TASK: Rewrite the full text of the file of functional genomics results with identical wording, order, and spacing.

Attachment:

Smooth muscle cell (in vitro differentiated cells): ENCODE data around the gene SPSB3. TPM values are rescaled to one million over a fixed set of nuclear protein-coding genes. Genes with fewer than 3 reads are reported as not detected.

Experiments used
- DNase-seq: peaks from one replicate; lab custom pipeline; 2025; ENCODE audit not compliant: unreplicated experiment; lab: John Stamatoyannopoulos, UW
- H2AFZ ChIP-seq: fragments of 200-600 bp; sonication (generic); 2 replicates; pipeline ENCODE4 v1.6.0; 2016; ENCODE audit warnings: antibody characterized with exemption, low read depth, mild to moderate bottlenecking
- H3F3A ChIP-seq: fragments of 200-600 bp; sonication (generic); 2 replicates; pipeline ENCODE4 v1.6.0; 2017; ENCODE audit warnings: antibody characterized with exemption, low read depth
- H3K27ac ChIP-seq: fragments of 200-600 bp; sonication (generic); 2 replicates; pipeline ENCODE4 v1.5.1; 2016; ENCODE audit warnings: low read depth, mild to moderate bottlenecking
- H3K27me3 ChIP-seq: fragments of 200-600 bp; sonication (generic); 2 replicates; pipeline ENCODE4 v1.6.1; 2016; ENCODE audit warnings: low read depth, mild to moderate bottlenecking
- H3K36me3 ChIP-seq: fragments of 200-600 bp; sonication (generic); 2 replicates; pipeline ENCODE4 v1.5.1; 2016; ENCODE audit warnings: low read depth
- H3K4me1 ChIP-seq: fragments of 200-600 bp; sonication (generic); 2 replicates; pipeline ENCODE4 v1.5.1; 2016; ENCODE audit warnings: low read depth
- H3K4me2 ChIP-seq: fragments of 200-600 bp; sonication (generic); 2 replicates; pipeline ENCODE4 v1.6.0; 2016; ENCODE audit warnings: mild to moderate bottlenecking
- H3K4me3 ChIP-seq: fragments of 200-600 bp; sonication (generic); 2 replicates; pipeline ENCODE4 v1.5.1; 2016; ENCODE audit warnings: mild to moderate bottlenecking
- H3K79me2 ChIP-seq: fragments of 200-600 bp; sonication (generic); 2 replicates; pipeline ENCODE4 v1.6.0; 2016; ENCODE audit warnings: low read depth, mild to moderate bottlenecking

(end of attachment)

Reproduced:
Smooth muscle cell (in vitro differentiated cells): ENCODE data around the gene SPSB3. TPM values are rescaled to one million over a fixed set of nuclear protein-coding genes. Genes with fewer than 3 reads are reported as not detected.

Experiments used
- DNase-seq: peaks from one replicate; lab custom pipeline; 2025; ENCODE audit not compliant: unreplicated experiment; lab: John Stamatoyannopoulos, UW
- H2AFZ ChIP-seq: fragments of 200-600 bp; sonication (generic); 2 replicates; pipeline ENCODE4 v1.6.0; 2016; ENCODE audit warnings: antibody characterized with exemption, low read depth, mild to moderate bottlenecking
- H3F3A ChIP-seq: fragments of 200-600 bp; sonication (generic); 2 replicates; pipeline ENCODE4 v1.6.0; 2017; ENCODE audit warnings: antibody characterized with exemption, low read depth
- H3K27ac ChIP-seq: fragments of 200-600 bp; sonication (generic); 2 replicates; pipeline ENCODE4 v1.5.1; 2016; ENCODE audit warnings: low read depth, mild to moderate bottlenecking
- H3K27me3 ChIP-seq: fragments of 200-600 bp; sonication (generic); 2 replicates; pipeline ENCODE4 v1.6.1; 2016; ENCODE audit warnings: low read depth, mild to moderate bottlenecking
- H3K36me3 ChIP-seq: fragments of 200-600 bp; sonication (generic); 2 replicates; pipeline ENCODE4 v1.5.1; 2016; ENCODE audit warnings: low read depth
- H3K4me1 ChIP-seq: fragments of 200-600 bp; sonication (generic); 2 replicates; pipeline ENCODE4 v1.5.1; 2016; ENCODE audit warnings: low read depth
- H3K4me2 ChIP-seq: fragments of 200-600 bp; sonication (generic); 2 replicates; pipeline ENCODE4 v1.6.0; 2016; ENCODE audit warnings: mild to moderate bottlenecking
- H3K4me3 ChIP-seq: fragments of 200-600 bp; sonication (generic); 2 replicates; pipeline ENCODE4 v1.5.1; 2016; ENCODE audit warnings: mild to moderate bottlenecking
- H3K79me2 ChIP-seq: fragments of 200-600 bp; sonication (generic); 2 replicates; pipeline ENCODE4 v1.6.0; 2016; ENCODE audit warnings: low read depth, mild to moderate bottlenecking